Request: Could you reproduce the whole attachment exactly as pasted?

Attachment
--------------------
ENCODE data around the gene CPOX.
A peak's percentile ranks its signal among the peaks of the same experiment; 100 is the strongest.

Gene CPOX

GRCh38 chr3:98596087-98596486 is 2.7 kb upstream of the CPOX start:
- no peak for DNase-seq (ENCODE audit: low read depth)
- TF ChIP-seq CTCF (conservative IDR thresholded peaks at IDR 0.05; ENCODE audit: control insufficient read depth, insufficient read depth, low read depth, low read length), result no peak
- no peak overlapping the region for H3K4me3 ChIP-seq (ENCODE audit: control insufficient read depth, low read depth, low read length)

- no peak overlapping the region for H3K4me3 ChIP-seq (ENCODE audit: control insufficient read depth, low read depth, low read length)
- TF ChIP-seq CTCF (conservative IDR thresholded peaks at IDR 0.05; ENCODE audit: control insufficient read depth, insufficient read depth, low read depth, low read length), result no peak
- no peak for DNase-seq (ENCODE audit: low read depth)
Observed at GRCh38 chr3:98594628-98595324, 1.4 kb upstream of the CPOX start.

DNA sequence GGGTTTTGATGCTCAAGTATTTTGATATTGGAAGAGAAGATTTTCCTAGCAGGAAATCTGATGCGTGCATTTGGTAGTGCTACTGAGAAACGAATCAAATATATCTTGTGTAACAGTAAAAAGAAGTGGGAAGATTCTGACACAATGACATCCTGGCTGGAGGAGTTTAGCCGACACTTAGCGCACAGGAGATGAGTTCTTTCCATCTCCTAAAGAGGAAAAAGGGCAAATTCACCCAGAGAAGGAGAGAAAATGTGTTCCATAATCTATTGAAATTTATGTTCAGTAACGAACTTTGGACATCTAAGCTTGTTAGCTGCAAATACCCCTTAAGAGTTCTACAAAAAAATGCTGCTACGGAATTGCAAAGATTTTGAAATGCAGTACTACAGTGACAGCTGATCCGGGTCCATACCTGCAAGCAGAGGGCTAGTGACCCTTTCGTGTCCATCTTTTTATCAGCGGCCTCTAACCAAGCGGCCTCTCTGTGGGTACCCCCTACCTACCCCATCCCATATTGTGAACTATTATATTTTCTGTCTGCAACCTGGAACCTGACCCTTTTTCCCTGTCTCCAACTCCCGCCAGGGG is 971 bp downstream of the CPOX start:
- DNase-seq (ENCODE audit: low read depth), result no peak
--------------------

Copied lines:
ENCODE data around the gene CPOX.
A peak's percentile ranks its signal among the peaks of the same experiment; 100 is the strongest.

Gene CPOX

GRCh38 chr3:98596087-98596486 is 2.7 kb upstream of the CPOX start:
- no peak for DNase-seq (ENCODE audit: low read depth)
- TF ChIP-seq CTCF (conservative IDR thresholded peaks at IDR 0.05; ENCODE audit: control insufficient read depth, insufficient read depth, low read depth, low read length), result no peak
- no peak overlapping the region for H3K4me3 ChIP-seq (ENCODE audit: control insufficient read depth, low read depth, low read length)

- no peak overlapping the region for H3K4me3 ChIP-seq (ENCODE audit: control insufficient read depth, low read depth, low read length)
- TF ChIP-seq CTCF (conservative IDR thresholded peaks at IDR 0.05; ENCODE audit: control insufficient read depth, insufficient read depth, low read depth, low read length), result no peak
- no peak for DNase-seq (ENCODE audit: low read depth)
Observed at GRCh38 chr3:98594628-98595324, 1.4 kb upstream of the CPOX start.

DNA sequence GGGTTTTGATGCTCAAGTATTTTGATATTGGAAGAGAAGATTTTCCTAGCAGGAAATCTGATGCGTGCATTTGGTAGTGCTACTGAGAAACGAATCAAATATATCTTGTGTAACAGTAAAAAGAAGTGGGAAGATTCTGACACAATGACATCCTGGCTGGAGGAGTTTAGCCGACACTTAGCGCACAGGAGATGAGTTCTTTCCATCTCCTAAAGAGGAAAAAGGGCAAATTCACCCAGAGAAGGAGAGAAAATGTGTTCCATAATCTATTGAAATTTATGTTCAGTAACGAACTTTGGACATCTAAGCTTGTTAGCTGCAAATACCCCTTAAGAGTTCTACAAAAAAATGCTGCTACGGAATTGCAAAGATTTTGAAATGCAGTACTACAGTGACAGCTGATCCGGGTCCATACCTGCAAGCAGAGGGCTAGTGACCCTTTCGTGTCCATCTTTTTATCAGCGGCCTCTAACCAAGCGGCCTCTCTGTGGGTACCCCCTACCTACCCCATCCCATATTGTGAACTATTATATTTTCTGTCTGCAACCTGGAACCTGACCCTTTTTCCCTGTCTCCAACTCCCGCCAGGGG is 971 bp downstream of the CPOX start:
- DNase-seq (ENCODE audit: low read depth), result no peak